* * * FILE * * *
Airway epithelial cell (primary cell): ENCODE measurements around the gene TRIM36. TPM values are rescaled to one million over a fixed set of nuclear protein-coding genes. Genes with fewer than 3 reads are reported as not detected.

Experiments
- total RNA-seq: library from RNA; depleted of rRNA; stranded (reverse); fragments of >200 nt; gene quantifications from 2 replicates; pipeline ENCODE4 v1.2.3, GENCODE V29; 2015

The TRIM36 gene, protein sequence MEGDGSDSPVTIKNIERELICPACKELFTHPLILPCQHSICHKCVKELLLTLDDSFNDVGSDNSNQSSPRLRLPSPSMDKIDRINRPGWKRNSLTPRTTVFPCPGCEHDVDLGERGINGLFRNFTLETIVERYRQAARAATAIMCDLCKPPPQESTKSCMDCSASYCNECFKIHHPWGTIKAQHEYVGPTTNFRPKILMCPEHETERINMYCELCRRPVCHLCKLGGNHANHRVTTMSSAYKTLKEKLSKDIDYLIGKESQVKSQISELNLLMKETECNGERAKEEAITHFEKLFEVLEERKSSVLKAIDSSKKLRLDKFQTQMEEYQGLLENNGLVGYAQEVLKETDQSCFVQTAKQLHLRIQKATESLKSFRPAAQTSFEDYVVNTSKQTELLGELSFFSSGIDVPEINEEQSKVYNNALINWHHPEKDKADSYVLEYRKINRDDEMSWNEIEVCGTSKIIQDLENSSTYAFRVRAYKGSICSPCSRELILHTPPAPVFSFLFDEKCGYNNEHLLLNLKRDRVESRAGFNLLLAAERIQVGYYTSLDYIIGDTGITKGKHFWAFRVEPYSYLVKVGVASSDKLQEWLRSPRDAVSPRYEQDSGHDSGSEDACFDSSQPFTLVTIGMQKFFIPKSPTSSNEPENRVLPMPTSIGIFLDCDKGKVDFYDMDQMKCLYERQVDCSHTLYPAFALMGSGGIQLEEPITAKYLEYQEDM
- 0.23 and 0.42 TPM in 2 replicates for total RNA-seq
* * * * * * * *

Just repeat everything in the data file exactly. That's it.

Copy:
Airway epithelial cell (primary cell): ENCODE measurements around the gene TRIM36. TPM values are rescaled to one million over a fixed set of nuclear protein-coding genes. Genes with fewer than 3 reads are reported as not detected.

Experiments
- total RNA-seq: library from RNA; depleted of rRNA; stranded (reverse); fragments of >200 nt; gene quantifications from 2 replicates; pipeline ENCODE4 v1.2.3, GENCODE V29; 2015

The TRIM36 gene, protein sequence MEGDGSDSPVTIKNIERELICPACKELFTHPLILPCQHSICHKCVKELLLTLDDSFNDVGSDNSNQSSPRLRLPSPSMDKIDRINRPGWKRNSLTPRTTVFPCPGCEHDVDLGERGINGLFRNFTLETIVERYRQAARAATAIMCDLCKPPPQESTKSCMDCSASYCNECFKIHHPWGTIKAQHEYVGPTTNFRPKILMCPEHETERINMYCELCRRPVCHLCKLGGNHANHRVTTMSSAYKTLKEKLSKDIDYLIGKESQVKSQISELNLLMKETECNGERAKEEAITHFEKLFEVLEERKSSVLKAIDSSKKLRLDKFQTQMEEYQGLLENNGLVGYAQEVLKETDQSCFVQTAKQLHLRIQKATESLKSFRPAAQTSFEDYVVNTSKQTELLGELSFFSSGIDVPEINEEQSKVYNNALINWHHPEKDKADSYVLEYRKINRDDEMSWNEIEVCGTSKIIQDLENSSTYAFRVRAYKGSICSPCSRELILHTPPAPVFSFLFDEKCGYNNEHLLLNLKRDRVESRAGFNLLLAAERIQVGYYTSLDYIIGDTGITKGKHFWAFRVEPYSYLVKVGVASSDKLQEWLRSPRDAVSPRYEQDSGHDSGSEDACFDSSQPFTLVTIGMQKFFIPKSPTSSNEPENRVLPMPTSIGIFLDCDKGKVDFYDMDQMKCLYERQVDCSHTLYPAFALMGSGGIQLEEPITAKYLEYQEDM
- 0.23 and 0.42 TPM in 2 replicates for total RNA-seq